. Flexible and customizable. More complex and requires a better understanding of time units conversion.**Method 4:**Round-Up with`pd.offsets.Micro()`

. Utilizes pandas offsets. Less conventional and potentially confusing.**Method 5:**Lambda Function. Quick and elegant for simple operations. Not suited for very complex operations and readability may suffer in more elaborate uses.

Output:

0 2 days 00:00:01 1 2 days dtype: timedelta64[ns]

`.dt.ceil()`

function is then utilized with the frequency set to microseconds. The ceil operation is applied, rounding the times up to the nearest microsecond, and the resulting Series is printed.

## Method 3: Using Custom Function with `np.ceil()`

`np.ceil()`

in conjunction with a custom function. This allows for performing the ceil operation at a more granular level. Note that this method may involve additional steps to handle the datetime units correctly.

Here’s an example:

Output:

TimedeltaIndex(['2 days 00:00:01', '2 days'], dtype='timedelta64[ns]', freq=None)

`custom_ceil`

that converts a TimedeltaIndex object into total microseconds, applies the NumPy `ceil()`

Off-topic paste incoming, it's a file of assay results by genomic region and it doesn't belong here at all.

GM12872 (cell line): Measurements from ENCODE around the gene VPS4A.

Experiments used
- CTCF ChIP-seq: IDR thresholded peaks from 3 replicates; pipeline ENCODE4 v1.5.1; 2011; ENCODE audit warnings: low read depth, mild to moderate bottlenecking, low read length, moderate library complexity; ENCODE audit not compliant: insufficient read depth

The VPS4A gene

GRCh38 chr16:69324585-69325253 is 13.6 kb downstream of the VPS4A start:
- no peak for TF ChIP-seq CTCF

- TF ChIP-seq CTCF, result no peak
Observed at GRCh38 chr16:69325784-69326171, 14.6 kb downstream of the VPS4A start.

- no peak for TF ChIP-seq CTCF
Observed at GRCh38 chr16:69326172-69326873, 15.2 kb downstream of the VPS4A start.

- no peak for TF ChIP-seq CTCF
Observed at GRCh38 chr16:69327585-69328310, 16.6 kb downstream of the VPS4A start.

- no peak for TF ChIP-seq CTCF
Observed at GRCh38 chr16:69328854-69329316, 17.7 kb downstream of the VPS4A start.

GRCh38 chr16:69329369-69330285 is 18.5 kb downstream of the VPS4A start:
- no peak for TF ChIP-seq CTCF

function, and then converts the result back to a TimedeltaIndex. This method gives the same result as the built-in `ceil()`

function but provides an example of how more complex custom rounding can be implemented.

## Method 4: Using Round-Up with `pd.offsets.Micro()`

`pd.offsets.Micro()`

offset specifically targets microseconds, providing a way to round up Timedelta values to microsecond precision.

Here’s an example:

Output:

TimedeltaIndex(['2 days 00:00:01', '2 days'], dtype='timedelta64[ns]', freq=None)

`TimedeltaIndex`

and then adds a one-microsecond offset, subsequently subtracting one microsecond to effectively round up to the next microsecond. While this method works, it’s a less direct approach compared to using `ceil()`

.

## Bonus One-Liner Method 5: Using `ceil()`

with a Lambda Function

`ceil()`

operation. This one-liner approach can be particularly handy for inline operations or when working within list comprehensions.

Here’s an example:

Output:

TimedeltaIndex(['2 days 00:00:01', '2 days'], dtype='timedelta64[ns]', freq=None)

`ceil()`

operation to each element of the `TimedeltaIndex`

without the need for a separate function definition. This approach keeps the code concise and readable.

## Summary/Discussion

**Method 1:**`TimedeltaIndex.ceil()`